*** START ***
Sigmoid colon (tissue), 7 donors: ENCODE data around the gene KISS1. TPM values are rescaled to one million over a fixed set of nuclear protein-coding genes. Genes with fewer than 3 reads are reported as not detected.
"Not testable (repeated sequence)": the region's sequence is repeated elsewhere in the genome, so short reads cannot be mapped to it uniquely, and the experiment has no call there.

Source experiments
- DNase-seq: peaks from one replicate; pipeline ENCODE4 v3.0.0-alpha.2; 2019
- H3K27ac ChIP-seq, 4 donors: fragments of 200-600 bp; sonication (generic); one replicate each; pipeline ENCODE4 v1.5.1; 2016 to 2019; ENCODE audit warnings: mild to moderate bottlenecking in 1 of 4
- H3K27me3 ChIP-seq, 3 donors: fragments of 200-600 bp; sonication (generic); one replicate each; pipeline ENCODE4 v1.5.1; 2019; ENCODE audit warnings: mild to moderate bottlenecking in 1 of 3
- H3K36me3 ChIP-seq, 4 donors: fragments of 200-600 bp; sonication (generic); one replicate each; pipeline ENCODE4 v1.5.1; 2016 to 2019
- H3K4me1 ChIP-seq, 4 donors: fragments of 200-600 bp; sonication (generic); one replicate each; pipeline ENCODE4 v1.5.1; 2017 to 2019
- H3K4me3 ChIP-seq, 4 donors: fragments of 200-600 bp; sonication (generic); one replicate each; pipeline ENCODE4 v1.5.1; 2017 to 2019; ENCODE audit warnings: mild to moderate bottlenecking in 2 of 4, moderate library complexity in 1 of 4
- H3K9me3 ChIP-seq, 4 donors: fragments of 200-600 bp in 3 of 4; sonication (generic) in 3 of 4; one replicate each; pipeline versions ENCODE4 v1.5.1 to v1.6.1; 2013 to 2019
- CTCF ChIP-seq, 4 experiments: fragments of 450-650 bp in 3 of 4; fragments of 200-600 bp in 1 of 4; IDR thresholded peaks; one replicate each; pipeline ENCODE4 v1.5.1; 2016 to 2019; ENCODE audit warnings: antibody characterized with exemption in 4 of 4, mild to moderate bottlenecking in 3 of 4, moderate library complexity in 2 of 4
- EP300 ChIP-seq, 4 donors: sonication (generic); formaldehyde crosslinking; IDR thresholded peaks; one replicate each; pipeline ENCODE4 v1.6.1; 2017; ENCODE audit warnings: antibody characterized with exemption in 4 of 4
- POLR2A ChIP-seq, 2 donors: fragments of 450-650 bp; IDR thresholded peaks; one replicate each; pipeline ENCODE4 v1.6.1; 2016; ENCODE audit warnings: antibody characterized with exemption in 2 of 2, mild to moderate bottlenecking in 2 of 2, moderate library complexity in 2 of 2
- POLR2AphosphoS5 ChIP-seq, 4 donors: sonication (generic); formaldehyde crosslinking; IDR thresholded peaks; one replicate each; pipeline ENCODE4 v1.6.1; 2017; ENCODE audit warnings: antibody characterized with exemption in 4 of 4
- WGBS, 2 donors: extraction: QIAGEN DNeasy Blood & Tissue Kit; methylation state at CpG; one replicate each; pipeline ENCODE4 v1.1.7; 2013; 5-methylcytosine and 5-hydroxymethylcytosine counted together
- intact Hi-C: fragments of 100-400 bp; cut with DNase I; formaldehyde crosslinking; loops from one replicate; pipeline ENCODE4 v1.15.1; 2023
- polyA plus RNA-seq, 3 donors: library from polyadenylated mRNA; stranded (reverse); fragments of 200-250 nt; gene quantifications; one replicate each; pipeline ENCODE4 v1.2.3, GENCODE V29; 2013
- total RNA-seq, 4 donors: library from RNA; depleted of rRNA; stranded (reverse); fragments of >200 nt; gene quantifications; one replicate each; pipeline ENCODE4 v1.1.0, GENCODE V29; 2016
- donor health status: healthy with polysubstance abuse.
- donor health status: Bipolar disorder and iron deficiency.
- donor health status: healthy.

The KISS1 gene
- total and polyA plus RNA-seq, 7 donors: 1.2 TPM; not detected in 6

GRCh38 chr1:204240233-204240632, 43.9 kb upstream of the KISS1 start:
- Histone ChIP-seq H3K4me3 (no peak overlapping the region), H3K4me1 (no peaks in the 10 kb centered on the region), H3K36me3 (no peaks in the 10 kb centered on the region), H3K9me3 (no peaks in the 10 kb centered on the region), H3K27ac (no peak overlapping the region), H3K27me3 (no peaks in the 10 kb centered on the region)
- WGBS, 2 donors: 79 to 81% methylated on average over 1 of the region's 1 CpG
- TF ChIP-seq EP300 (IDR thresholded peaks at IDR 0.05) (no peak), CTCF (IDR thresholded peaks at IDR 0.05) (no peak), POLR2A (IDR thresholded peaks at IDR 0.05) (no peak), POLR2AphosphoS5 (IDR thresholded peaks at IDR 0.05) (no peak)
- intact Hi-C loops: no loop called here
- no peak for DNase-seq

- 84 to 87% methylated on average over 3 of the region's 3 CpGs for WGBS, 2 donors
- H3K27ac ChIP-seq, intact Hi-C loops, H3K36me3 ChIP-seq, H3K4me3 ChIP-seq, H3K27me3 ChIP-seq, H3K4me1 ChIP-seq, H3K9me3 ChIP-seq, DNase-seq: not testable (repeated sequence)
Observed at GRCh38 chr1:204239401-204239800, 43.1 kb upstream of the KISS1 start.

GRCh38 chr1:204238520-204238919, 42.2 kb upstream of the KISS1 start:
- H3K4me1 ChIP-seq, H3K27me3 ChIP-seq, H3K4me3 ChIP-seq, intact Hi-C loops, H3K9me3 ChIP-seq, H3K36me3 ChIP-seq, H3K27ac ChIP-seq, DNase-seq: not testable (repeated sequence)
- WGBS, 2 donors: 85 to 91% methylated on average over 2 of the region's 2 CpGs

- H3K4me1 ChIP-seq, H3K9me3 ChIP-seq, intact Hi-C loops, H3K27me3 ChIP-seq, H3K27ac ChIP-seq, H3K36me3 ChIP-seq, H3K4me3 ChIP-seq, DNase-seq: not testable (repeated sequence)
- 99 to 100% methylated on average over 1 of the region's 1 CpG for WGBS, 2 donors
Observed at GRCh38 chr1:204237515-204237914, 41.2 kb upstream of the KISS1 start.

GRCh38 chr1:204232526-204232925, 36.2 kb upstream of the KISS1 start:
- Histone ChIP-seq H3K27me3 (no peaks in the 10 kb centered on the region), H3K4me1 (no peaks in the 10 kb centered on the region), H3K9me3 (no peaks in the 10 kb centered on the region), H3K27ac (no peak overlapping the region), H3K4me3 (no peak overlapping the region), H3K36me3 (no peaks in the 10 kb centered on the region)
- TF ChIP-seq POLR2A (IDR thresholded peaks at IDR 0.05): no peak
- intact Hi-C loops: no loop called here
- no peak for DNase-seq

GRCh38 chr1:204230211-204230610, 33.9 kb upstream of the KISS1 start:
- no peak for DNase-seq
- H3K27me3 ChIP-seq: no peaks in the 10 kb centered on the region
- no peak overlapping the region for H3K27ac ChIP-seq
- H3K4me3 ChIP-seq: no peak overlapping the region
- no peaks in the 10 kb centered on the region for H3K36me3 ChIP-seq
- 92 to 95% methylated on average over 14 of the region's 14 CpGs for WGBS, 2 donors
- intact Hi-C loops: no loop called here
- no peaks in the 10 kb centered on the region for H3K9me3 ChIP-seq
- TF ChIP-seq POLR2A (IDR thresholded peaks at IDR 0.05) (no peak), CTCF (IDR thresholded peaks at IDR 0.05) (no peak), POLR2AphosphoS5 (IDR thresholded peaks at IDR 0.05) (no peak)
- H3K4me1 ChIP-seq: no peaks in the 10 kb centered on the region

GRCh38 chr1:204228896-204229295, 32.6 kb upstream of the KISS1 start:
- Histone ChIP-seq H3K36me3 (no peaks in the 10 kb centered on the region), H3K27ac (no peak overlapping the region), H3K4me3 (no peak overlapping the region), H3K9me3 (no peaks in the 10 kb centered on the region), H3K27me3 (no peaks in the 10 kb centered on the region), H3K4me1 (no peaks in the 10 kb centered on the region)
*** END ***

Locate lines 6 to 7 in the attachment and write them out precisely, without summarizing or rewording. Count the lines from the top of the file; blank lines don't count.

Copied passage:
- H3K27me3 ChIP-seq, 3 donors: fragments of 200-600 bp; sonication (generic); one replicate each; pipeline ENCODE4 v1.5.1; 2019; ENCODE audit warnings: mild to moderate bottlenecking in 1 of 3
- H3K36me3 ChIP-seq, 4 donors: fragments of 200-600 bp; sonication (generic); one replicate each; pipeline ENCODE4 v1.5.1; 2016 to 2019